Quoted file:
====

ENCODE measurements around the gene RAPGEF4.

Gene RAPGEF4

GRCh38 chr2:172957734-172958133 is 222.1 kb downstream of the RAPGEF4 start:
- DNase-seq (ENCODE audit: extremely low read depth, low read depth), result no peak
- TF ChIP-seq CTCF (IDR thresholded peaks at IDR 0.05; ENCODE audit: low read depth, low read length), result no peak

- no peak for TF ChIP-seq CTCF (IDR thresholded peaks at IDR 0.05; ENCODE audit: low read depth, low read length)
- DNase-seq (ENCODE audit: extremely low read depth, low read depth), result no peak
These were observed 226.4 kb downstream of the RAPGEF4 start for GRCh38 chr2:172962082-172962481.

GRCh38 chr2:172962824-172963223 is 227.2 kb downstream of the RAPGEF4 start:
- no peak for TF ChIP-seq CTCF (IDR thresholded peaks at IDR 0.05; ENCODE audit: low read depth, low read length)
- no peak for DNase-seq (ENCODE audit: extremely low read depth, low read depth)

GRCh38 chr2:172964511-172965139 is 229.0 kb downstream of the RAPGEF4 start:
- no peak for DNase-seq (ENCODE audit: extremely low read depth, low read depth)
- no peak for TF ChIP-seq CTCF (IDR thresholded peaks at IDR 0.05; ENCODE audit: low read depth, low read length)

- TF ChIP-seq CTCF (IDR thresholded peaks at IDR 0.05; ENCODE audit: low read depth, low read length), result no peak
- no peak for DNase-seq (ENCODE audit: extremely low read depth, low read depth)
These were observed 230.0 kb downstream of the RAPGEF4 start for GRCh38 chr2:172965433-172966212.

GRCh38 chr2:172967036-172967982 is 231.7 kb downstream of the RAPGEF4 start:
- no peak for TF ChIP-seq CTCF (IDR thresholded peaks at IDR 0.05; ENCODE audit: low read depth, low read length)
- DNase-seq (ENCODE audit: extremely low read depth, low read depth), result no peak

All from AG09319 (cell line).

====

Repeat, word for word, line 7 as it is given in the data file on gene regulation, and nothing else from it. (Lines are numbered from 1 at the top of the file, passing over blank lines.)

- DNase-seq (ENCODE audit: extremely low read depth, low read depth), result no peak